Something has to give when the top offense and the No. 1 defense collide.
By ROGER MILLS, Times Staff Writer
© St. Petersburg Times, published January 26, 2003
SAN DIEGO -- This argument is so old, it may have played out on Noah's Ark.
What wins championships, offense or defense?
How do you create a legacy, by running up and down the field like the Rams did in the late 1990s or by slamming opponents' hopes at the door like the fabled Steel Curtain of the 1970s?
Who do you remember most, Brett Favre and the Packers in 1996 or the Bears and Ravens of 1985 and 2000, respectively?
Today, when the Bucs play the Raiders in Super Bowl XXXVII at Qualcomm Stadium, the debate will hit a crescendo. For the first time, the league's No. 1 defense, Tampa Bay, will face the league's No. 1 offense.
"The game is going to boil down to more than just the No. 1 offense against the No. 1 defense," Bucs linebacker Derrick Brooks said. "I think that it is really critical that we recognize that as players. That's something that we were talking about during the past (few days). We're not going to get caught up into that matchup of No. 1 offense against No. 1 defense because the game is much bigger than that."
Brooks has some statistical proof.
If you believe defense wins championships, then explain why the league's best defense (defined by the league based on yards per game) has made it to only nine of 36 Super Bowls? In those nine games, the team with the No. 1 defense is 6-3. The 1967 Raiders, 1969 Vikings and the 1982 Dolphins all finished No. 1 in defense but lost in the Super Bowl.
"I believe defense gives you a chance and offense will win it for you," Bucs Pro Bowl defensive tackle Warren Sapp said. "Eventually, it's going to come down to the man in your scheme with the skills. They've got a lot of skilled players and we do too, and it will come down to who makes the fewest mistakes in this ball game and who can execute the best."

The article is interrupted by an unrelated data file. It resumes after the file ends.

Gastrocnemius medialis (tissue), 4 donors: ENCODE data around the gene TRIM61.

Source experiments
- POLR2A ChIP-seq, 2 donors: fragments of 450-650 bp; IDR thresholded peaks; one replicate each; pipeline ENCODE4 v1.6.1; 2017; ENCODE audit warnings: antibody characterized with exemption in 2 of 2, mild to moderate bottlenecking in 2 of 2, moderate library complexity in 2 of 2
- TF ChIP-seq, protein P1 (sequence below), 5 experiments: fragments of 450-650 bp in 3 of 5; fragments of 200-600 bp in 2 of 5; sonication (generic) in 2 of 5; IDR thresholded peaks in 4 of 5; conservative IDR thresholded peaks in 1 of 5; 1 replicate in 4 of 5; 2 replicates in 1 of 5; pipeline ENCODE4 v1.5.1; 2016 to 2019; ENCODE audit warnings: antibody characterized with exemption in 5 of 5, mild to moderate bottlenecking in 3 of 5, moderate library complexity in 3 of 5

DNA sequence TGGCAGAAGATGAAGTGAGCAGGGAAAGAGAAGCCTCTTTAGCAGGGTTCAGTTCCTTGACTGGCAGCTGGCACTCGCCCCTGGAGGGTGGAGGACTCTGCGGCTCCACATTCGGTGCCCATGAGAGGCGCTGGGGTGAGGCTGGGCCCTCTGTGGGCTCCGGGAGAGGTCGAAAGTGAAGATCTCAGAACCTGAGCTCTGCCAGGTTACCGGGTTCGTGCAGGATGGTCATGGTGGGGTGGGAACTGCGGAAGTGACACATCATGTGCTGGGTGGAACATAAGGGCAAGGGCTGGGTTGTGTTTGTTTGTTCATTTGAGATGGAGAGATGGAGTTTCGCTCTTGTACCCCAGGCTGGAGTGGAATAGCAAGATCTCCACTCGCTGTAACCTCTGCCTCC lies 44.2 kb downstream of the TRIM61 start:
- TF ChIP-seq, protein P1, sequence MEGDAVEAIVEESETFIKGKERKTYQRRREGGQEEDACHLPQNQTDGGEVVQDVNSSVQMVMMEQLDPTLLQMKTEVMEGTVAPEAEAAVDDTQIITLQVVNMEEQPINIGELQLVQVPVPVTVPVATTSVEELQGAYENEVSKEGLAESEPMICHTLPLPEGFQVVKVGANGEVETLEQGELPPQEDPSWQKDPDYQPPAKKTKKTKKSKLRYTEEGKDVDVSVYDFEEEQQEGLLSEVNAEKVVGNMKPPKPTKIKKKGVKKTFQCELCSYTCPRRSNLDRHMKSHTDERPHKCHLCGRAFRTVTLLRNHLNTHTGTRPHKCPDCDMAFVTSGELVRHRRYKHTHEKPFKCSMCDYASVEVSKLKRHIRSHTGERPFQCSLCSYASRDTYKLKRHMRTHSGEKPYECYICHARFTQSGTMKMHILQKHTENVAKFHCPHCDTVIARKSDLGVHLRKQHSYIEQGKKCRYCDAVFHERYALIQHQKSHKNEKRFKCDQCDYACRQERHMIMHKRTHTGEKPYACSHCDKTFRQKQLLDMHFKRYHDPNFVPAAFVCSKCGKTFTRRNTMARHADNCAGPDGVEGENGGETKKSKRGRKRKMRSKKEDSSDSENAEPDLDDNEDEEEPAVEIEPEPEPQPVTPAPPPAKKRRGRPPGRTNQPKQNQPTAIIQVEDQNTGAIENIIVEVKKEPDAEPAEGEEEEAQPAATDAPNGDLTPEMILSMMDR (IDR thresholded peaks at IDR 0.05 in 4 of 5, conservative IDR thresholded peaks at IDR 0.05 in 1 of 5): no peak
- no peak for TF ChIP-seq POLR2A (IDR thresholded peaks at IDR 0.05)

Offensively, the picture is no better. The league's best offense has reached the Super Bowl 11 times and is 7-4. The potent offenses that made it to the game but lost included the 1984 Dolphins, the 1985 Bengals, the 1991 Bills and the 2001 Rams. The league-record 48 touchdown passes Miami's Dan Marino threw in 1984 didn't produce a ring.
As spectacular a season as the Rams offense had in 1999, St. Louis did not earn its championship until linebacker Mike Jones tackled Titans receiver Kevin Dyson on the 1-yard line as time ran out.
All this means that what a team does successfully during the season may or may not play a role on Super Bowl Sunday.
"Obviously, the Raiders offense has a lot of power, and it's very fitting that we're the best at what we do defensively," Brooks said. "They're the best offense, and there's no way to solve the difference than to play (the game) on the field. But more importantly, it's a lot of other components that are taken into the matter and we're going to win as a team come Sunday. We're going to fight as a team come Sunday."
The Bucs think their one-gap defensive scheme up front, their speedy linebackers and their Cover 2 philosophy in the secondary can slow down the league's best offense and, in particular, one of the league's most dangerous receiving trios.
"You get in the receivers' faces and disrupt them any way you can and get pressure on them," safety John Lynch said. "You vary your looks by showing them one thing and giving them another. That's tough to do with a guy like (Raiders quarterback) Rich (Gannon) because he has played for so long and is so knowledgeable, as are guys like Tim Brown and Jerry Rice.
"That's the beauty of this game, and I think it is certainly a case where the best two teams have risen to the top and it's going to be a tremendous showcase of the two best teams in the NFL."
While all the attention has been focused on the Bucs defense and the Raiders offense, both teams know that Tampa Bay's ability to score on Oakland will have just as much influence on the outcome.
"It's an interesting matchup because as I watch the Bucs on offense you see an offense that's efficient, that's multiple, that creates as many formations and schematic problems," Raiders coach Bill Callahan said. "Knowing (Bucs coach) Jon (Gruden) and understanding his world and what he's trying to create, there's going to be a lot of different shifts, motions, formations and personnel groupings."
Bucs defensive end Simeon Rice said regardless of what past games indicate, No. 1 vs No. 1 is a thing of beauty.
"I like that. It sounds good. It sounds real good," Rice said. "It is going to be a game of epic proportion. There is no hiding the truth. The two best of the best. It's going to be a war of attrition, through and through. They know us, we know them. I think they are the antithesis of what we are. (The Raiders) are bizarro Bucs. (The Bucs) are the bizarro world of the Raiders. So, it's all good."